"Night" opens with (presumably) urban transplants Meagan and Jonathan Reid moving to an apple orchard in rural Australia. Their relationship already being strained meets one prerequisite for this type of film. Their beloved cat Nook quickly going missing checks another box.
Veterans of this type of horror film (and of "Scooby-Doo") can deduce that creepy local Cambo is not the one actively menacing the outwardly nice young couple. Abused young-teen Cambo son Rex adds an interesting element to the film.
As typically is the case, Meagan recognizes the danger that the couple is facing more quickly than Jonathan. This includes repeatedly believing that someone is watching them from their yard. The first creepy (and prophetic) note help make the man of the house a believer.
As the title suggests, all Hell breaks loose on the third night that the Reids are in their new home. Of course, this involves Cambo getting the worst of it in a few ways and at least one Reid being knocked unconscious. The surprises come with nice variations on the old psycho killer in the back seat trick. We also get good humor related to the tech. in the SUV of the couple.
As indicated above, the effectiveness of "Night" includes centering the movie around real fears. This starts with rarely knowing the history of your new home when you buy a house. An aspect of this is having little (if any) way of knowing the extent to which someone is obsessed with the property or (in rarer cases) is still living there,
Currently owning a house that the seller still drives by to check out things years later and repeatedly refers to a "time capsule" that he states that I will never find provides personal perspective regarding this. A spoiler is that needing to replace a drop-down ceiling in the basement revealed the family papers (now landfill) that comprise the capsule.
Graveley ups his game by including the element of the conflict associated with city slickers invading the territory of hicks; this concept is the stuff of which countless television and film comedies and dramas are made. Putting people from vastly different environments in the same space has plenty of potential minimally for tears and recriminations.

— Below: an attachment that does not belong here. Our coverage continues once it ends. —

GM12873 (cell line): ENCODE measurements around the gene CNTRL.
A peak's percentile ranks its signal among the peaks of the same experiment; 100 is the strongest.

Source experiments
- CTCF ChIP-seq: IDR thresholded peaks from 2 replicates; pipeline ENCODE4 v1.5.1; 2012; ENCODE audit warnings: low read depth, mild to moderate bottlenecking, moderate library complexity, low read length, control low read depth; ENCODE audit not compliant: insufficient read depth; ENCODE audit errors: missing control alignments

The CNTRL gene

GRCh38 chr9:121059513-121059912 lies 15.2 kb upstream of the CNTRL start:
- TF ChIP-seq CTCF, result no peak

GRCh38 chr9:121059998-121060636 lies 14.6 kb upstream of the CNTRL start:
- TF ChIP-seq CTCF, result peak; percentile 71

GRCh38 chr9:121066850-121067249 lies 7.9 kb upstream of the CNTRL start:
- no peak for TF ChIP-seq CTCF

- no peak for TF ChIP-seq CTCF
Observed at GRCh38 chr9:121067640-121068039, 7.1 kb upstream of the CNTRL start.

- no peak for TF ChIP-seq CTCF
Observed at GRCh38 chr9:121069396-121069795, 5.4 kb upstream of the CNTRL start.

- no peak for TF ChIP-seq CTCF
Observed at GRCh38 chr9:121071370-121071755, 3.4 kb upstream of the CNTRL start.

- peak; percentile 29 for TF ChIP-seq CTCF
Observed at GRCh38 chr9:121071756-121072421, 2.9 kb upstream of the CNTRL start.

The third element of this concept is anyone living in an isolated environment. Once again, reel and real-life repeatedly prove that folks whom no one would hear scream are particularly easy prey who literally or figuratively kill people just to see them die.
Also as mentioned above, this blending of horror elements makes it a good choice for inclusion of an indie psychological thriller to your scary movie marathon.
'Nightwing' & 'Shadow of the Hawk' Blu-ray Double Feature: '70slicious Tales of Terror on Indian Reservations
Mill Creek Entertainment embraces the true Halloween spirit regarding the October 23, 2018 Blu-ray double-feature release "Nightwing" (1979) and "Shadow of the Hawk" (1976). The common theme of both is terror on American Indian reservations. The other shared element is both shoot-on-location films greatly benefiting from the crystal-clear BD images showcasing the beauty of the Southwest and the the Pacific Northwest respectively.
"Nightwing" awesomely melds old-school horror with social commentary that remains relevant nearly 40 years after its theatrical release. The surprisingly strong pedigree of this entertaining B-movie includes director Arthur Hiller ("Love Story"), prolific composer Henry Mancini (original "Pink Panther" films), and star NIck Mancuso. The A-list continues with the film being based on a story by well-known thriller noveilst Martin Cruz Smith, who additionally is a "Nightwing" screenwriter.
The IMDb description "killer bats plague an Indian reservation in New Mexico" reflects the traditional "animals gone wild" element of "Nightwing." Hiller and Smith stick to the script by having the horror begin with discovering mutilated horses with mysterious wounds. That brings reservation lawman Youngman Duran (Mancuso) literally and figuratively into the picture,
The tried-and-true continues with scientist Phillip Payne (David Warner) arriving on the trail of the aforementioned air-borne threat. He has been tracking the caravan of that threat to homeland security from south of the border and has dire news for the locals. The immediate potential for harm extends to two-legged animals; the bigger picture is that this swarm is using the area to fuel up before going to more populated feeding grounds.